Association Between Opioid and Benzodiazepine Misuse and Suicidal Ideation

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Investigators sought to determine whether opioid and benzodiazepine use and misuse were associated with past-year suicidal ideation in older adults in the United States.

The misuse of opioid and benzodiazepine medication is associated with increased odds of suicidal ideation, according to a study published in the International Journal of Geriatric Psychiatry.

Using data from adults aged 50 years and older from the 2015 to 2016 National Survey on Drug Use and Health, investigators sought to determine whether opioid and benzodiazepine use and misuse were associated with past-year suicidal ideation. All participants were asked the following question: “At any time in the past 12 months, that is from [date 12 months ago inserted] up to and including today, did you seriously think about trying to kill yourself?” Participants were then categorized in relation to use, misuse, and no past-year use.

After adjusting for control variables (sociodemographic, physical health, mental health, and substance use), the researchers recorded a significant association between both benzodiazepine misuse (adjusted odds ratio, 2.00; 95% CI, 1.01-3.94; P =.046) and opioid misuse (adjusted odds ratio, 1.84; 95% CI, 1.07-3.19; P =.03) and past-year suicidal ideation in older adults. Adults reporting misuse of both drugs reported a notably higher rate of past-year suicidal ideation (25.4%) than those reporting either opioid misuse (8.3%) or benzodiazepine misuse (8.8%) on their own. The researchers noted that “clinically, these results further reinforce that benzodiazepine use in older adults should be generally avoided,” especially given the recent finding that “roughly 22% of US older adults had used a benzodiazepine in the past year.”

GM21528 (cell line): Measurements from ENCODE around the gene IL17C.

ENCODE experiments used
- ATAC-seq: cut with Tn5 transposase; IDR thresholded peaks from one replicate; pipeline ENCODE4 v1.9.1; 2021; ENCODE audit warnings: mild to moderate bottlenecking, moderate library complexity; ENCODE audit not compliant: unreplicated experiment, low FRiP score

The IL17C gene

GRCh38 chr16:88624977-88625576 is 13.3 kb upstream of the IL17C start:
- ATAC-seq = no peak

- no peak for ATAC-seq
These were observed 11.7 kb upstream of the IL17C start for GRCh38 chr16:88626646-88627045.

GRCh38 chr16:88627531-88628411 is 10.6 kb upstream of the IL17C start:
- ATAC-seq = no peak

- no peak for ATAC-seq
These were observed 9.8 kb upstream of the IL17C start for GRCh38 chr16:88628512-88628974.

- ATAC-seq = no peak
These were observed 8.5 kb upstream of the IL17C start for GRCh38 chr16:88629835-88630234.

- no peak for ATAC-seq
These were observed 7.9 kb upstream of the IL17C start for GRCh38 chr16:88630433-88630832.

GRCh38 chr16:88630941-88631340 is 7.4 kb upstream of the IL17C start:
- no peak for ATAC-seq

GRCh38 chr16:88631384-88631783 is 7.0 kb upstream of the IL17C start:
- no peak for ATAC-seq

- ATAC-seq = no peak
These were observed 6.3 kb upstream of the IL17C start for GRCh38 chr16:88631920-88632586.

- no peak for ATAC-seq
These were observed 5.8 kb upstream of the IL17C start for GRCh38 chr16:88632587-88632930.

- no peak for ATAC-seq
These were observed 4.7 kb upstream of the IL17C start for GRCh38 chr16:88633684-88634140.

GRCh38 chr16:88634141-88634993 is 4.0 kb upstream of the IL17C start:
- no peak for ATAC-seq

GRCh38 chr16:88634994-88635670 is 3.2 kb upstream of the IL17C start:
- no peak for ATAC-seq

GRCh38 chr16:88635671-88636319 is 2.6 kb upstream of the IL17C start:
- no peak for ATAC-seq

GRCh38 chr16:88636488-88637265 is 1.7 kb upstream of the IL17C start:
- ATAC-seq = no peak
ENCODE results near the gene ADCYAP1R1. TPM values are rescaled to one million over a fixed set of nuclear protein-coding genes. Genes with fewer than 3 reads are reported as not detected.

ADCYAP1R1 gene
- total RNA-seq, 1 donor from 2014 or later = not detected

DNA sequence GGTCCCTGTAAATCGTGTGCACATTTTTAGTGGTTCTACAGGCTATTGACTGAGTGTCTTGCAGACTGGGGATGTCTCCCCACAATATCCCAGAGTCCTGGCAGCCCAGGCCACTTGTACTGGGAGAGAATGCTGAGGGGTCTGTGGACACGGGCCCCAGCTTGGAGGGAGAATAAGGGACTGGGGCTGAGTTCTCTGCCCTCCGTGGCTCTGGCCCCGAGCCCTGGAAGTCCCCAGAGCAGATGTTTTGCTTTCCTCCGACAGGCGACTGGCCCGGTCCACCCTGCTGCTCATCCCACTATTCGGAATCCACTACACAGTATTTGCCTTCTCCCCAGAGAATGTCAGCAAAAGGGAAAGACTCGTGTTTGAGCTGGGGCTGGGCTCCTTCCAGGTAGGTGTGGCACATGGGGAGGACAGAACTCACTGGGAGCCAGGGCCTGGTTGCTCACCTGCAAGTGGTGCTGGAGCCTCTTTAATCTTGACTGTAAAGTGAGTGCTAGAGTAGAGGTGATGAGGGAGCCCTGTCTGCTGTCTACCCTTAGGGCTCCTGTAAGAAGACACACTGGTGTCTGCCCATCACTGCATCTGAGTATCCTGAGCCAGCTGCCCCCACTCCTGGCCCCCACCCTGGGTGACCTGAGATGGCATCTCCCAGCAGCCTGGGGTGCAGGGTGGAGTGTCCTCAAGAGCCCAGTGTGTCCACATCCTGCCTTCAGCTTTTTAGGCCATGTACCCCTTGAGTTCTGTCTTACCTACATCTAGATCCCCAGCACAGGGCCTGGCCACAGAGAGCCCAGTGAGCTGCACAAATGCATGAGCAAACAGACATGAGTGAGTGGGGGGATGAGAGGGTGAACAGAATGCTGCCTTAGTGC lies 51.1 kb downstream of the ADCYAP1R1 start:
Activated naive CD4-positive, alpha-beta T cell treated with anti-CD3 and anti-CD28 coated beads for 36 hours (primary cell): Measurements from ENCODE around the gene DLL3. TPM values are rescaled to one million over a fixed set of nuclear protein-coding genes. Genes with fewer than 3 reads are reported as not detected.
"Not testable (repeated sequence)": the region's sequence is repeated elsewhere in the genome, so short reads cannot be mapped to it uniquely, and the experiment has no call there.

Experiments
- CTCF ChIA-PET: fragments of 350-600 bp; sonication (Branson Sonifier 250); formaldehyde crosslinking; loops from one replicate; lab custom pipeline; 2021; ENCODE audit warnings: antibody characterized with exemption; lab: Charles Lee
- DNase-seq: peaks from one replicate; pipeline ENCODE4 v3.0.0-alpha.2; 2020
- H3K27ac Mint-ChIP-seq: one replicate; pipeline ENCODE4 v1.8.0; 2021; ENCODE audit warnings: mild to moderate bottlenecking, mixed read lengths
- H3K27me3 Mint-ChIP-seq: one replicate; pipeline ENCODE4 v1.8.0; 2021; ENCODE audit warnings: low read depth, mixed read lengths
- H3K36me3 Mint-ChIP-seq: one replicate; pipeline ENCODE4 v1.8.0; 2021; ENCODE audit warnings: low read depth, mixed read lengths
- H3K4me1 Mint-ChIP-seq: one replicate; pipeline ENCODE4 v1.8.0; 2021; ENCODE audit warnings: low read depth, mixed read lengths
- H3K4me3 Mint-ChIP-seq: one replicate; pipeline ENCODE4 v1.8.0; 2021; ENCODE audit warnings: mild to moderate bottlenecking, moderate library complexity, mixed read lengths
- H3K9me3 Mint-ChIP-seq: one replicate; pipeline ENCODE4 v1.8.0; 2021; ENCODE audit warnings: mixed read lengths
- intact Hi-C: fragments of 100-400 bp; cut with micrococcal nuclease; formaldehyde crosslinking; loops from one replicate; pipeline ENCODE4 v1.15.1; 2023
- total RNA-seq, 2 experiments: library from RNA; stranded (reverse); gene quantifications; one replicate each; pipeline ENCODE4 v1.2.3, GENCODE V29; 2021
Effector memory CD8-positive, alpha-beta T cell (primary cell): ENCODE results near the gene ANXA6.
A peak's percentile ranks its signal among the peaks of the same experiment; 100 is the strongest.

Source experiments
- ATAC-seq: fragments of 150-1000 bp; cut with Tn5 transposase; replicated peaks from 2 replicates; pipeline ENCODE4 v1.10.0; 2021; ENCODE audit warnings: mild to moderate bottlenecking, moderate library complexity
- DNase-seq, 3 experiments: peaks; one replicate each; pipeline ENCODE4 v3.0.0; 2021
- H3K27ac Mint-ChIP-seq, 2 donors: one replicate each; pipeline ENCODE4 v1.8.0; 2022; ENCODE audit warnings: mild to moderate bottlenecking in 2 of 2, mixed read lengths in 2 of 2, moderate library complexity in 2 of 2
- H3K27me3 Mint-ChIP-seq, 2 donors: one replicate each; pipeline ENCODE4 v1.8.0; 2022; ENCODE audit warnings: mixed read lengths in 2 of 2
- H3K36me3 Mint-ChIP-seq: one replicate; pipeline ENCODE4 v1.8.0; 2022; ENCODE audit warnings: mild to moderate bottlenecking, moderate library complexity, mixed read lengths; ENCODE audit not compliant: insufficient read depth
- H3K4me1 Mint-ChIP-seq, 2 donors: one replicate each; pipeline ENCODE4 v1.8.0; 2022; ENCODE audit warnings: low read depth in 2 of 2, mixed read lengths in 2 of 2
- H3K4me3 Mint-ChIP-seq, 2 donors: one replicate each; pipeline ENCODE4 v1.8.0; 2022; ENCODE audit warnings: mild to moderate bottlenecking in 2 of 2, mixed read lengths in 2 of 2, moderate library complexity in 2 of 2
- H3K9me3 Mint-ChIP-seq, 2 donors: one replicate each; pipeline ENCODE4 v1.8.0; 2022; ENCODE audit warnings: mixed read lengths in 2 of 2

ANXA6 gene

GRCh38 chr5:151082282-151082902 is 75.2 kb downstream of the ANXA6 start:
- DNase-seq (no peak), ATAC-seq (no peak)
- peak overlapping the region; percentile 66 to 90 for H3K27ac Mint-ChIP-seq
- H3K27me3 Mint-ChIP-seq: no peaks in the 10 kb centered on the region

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The researchers indicate that although the data are cross-sectional, the relationship between suicidal ideation and prescription drug misuse could have been related through a third factor (eg, internalizing psychopathology). In addition, the limited availability of variables, especially those related to pain and physical health, may have influenced the results. There was a possibility of self-report bias; however, steps were taken to reduce this during interviews. Finally, the researchers note that it is likely that older adults in nonhousehold settings were undersampled.

Investigators found a significantly increased risk for suicidal ideation among those who reported misusing opioid or benzodiazepine medication, and especially those who reported misusing both. The researchers suggest that these findings point to the importance both of screening older adults for opioid and benzodiazepine misuse and also of screening those who show signs of misuse for suicidal ideation.

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Schepis TS, Simoni-Wastila L, McCabe SE. Prescription opioid and benzodiazepine misuse is associated with suicidal ideation in older adults [published online October 16, 2018]. Int J Geriatr Psychiatry. doi: 10.1002/gps.4999

This article originally appeared on Psychiatry Advisor